Most of the tour guides I met previously worked as teachers at the schools and universities. Since tourism pays double if not triple especially since 2000, many abandoned their posts for better opportunities. My one guide suggests open American tourism will completely change the entire industry because “Americans demand service and quality. It will make Cubans work.” He might be on to something since the service is lacking (average wait for a meal is an hour+) and the quality of food and drinks below par. My mojito tasted like a spoiled water and rum concoction and if I attempted to eat anything other than the traditional Cuban meal of plantains, black beans and rice (moros y cristianos) and pork I left disappointed and hungry.
Life in Havana seems easier from afar. They value health, education and family. Crime and racism are not an issue and guns not available. Unlike Mexico, the Dominican Republic and other Caribbean nations, Cuba is not a pass through for the drug trade. It feels like an open and safe society. People walk the streets at will, neighbor’s doors are unlocked and people come and go all day. However, Cubans are denied basic rights of free expression, association, assembly, privacy and due process of law. Again, Cuba is not always what it seems but the people keenly aware of the plight of neighboring countries (drugs, poor education) has no intention of suffering a similar fate.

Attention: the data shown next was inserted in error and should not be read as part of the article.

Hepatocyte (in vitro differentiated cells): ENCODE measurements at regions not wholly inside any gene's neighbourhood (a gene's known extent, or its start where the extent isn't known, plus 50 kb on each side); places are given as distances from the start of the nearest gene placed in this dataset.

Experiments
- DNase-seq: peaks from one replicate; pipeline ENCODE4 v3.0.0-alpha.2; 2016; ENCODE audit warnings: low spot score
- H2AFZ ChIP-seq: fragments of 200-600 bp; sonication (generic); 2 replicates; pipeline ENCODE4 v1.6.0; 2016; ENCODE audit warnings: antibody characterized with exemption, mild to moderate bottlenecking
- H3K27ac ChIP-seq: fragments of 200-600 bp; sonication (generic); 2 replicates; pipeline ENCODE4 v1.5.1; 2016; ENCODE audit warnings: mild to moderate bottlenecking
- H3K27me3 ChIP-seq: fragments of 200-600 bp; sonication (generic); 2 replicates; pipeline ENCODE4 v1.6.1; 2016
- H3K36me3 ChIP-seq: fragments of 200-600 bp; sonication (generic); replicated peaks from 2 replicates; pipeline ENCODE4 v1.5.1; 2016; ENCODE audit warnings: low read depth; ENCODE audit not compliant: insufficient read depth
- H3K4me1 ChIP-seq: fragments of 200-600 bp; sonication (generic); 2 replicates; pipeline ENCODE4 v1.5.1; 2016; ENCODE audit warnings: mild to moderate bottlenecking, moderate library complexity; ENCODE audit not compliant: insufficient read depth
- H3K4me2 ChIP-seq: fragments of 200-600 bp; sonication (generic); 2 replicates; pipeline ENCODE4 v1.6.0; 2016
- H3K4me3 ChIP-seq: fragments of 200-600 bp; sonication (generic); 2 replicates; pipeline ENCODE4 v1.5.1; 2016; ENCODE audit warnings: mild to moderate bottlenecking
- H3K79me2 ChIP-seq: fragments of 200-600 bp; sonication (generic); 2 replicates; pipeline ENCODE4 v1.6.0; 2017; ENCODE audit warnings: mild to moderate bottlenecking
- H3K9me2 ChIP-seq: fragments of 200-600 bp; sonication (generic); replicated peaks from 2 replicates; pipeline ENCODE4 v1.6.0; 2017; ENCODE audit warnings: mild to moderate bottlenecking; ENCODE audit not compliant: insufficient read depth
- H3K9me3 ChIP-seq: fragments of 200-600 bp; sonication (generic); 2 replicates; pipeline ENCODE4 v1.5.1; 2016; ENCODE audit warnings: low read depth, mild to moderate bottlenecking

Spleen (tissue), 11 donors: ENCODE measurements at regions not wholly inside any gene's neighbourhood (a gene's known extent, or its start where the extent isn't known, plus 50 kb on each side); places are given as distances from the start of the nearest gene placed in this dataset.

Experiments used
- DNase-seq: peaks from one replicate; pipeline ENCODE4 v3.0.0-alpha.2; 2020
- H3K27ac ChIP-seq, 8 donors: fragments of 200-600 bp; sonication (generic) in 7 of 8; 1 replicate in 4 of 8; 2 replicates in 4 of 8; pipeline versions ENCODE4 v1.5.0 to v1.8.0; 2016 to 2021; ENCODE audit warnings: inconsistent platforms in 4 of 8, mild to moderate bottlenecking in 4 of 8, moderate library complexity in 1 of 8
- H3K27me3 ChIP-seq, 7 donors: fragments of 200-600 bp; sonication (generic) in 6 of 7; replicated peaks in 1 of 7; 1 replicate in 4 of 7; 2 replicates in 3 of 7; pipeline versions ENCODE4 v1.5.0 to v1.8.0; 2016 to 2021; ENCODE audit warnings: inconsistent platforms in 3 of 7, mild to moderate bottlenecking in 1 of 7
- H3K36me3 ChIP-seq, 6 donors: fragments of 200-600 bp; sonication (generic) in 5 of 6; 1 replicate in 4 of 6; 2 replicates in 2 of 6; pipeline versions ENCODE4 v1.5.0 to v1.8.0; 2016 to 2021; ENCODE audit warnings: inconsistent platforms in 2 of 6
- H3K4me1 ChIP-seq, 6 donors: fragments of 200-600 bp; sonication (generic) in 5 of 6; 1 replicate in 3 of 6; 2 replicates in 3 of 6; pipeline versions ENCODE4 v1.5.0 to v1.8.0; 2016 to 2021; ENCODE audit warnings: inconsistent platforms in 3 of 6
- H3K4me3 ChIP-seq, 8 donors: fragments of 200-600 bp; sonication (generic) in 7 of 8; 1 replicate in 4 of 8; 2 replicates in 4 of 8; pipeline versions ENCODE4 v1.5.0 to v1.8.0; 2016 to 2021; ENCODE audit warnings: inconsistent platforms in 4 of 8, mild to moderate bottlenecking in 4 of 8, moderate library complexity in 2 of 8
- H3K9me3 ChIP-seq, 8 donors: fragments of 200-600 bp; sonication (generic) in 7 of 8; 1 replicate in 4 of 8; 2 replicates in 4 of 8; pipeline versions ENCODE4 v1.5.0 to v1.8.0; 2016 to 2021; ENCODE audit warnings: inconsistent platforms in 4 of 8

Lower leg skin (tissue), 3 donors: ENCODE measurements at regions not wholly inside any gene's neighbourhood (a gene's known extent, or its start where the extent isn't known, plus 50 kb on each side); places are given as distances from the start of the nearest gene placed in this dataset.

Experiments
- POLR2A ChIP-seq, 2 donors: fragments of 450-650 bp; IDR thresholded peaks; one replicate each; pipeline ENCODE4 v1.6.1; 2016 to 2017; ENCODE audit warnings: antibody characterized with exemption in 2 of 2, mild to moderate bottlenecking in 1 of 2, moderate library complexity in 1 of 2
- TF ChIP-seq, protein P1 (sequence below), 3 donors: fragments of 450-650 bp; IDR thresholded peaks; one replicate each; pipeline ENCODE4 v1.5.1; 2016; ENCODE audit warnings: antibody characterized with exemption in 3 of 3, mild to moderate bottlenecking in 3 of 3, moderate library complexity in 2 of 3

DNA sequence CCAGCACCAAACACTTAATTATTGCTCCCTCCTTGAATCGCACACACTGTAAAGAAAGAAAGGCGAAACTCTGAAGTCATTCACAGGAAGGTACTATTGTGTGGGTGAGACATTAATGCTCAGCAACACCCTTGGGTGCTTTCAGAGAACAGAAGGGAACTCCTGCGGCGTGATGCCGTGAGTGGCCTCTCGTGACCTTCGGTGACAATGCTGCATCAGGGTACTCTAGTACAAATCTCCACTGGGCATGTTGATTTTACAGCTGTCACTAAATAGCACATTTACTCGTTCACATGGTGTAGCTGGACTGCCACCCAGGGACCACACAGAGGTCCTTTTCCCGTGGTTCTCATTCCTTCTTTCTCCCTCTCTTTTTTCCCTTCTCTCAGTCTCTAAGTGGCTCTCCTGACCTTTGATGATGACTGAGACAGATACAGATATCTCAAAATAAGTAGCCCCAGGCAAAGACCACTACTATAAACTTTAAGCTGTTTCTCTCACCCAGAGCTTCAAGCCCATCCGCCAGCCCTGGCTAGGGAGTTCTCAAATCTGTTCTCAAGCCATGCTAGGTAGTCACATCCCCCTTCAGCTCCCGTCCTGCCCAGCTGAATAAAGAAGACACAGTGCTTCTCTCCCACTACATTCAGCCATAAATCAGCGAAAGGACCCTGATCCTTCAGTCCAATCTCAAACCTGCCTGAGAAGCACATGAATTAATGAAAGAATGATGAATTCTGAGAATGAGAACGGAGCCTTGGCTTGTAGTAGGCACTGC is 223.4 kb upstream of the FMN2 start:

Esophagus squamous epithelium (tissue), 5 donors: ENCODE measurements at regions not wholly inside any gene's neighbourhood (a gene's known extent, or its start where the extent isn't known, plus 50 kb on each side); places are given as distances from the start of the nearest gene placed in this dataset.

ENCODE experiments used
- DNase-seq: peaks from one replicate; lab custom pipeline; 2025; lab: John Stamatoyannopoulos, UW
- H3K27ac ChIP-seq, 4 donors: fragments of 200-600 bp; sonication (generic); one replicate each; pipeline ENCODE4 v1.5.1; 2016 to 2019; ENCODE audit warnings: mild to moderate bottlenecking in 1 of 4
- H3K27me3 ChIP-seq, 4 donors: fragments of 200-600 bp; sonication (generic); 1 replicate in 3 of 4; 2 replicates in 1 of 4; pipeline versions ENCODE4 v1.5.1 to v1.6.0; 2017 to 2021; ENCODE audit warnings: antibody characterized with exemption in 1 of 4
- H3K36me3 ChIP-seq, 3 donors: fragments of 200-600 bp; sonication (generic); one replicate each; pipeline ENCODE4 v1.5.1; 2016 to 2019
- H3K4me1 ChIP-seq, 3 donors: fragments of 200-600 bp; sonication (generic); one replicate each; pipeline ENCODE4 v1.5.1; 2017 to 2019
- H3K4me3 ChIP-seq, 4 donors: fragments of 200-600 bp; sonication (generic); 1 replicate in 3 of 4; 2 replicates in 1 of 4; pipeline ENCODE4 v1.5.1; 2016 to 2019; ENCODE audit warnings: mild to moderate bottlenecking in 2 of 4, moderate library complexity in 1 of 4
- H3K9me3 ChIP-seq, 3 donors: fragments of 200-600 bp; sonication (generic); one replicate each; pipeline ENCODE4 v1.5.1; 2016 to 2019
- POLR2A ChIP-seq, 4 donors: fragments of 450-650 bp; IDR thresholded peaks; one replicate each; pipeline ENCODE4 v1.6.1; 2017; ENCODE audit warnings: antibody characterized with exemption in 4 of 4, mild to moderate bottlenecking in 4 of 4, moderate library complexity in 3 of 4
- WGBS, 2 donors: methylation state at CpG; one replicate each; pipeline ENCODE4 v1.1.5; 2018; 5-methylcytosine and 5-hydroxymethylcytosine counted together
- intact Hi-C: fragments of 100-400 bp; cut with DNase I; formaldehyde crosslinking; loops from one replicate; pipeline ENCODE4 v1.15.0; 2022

Cuban buses and cars are Chinese and oil Venezuelan. They are an island functioning and surviving but living decades behind developed countries. They are dependent on what other communist countries provide although that has been changing and will continue to do so with modifications to U.S. policy. Cubans fix things….cars from the 50s, refrigerators, fans, air conditioners, televisions, radios, chairs and tables. They appreciate the clothing on their back and the shoes on their feet. Department stores and mega grocery places do not exist. They buy what they need and no more and no less. I commented to one of the neighbors innocently, “I like your Coach shoes.” She replied, “What Coach?” This woman was wearing shoes she had bought a few years ago and they would likely last her several more. She didn’t care that they were not Nike or adidas or Gucci and there isn’t any importance placed on brands or advertising in Cuba. Locals cannot envision Starbucks and McDonald’s and Polo and Levi jeans. Today, they don’t have options of merchandise or competition between friends. That isn’t part of their daily lives and I worry this change will hurt them. Their clothing and gadget stores are sparse and resemble a U.S. Salvation Army more than a Woolworth or Target. I struggled to explain New York living with stores and restaurants on every corner. Cubans rely heavily on stores for parts like nuts and bolts that they buy from Canada and even the United States. It reminds me of the saying, “It’s ok for now I’ll just put a Band-Aid on the situation.” Cubans need lots of Band-Aids and tape!